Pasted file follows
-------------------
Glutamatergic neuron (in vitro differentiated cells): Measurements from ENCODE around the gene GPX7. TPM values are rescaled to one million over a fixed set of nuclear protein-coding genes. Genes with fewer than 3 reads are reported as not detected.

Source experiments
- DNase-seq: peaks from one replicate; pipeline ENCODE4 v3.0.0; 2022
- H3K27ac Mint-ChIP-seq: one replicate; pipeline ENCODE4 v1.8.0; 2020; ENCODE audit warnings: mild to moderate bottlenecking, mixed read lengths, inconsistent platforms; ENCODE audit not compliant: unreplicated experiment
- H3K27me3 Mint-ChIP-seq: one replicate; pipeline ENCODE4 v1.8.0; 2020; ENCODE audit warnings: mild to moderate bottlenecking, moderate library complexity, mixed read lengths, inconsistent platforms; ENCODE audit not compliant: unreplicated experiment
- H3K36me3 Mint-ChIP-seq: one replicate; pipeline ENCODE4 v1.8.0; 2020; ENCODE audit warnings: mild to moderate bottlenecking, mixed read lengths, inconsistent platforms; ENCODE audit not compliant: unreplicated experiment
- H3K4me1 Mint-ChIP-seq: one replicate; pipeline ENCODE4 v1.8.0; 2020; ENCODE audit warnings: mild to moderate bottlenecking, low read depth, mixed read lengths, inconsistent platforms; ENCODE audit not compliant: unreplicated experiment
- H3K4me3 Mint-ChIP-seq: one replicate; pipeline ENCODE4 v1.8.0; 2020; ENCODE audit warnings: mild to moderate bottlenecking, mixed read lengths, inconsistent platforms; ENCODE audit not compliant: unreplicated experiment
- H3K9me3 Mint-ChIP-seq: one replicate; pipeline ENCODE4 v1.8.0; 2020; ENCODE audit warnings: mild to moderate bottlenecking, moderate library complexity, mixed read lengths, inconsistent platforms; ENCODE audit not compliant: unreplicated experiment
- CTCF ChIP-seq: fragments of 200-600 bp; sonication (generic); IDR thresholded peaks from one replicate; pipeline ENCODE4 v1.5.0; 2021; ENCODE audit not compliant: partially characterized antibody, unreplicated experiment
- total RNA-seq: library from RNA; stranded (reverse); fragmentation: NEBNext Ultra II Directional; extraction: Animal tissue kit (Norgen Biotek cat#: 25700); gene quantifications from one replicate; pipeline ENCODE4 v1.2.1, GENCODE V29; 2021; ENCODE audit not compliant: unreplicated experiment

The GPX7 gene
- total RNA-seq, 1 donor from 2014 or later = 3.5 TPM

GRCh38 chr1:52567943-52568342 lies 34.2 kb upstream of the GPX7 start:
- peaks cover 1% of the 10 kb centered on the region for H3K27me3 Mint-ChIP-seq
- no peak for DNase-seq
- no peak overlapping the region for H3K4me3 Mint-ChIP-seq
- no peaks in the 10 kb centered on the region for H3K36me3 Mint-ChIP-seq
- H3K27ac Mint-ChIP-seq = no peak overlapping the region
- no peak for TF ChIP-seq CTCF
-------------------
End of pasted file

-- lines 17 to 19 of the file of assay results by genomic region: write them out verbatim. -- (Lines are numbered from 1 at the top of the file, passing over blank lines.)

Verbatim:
- no peak overlapping the region for H3K4me3 Mint-ChIP-seq
- no peaks in the 10 kb centered on the region for H3K36me3 Mint-ChIP-seq
- H3K27ac Mint-ChIP-seq = no peak overlapping the region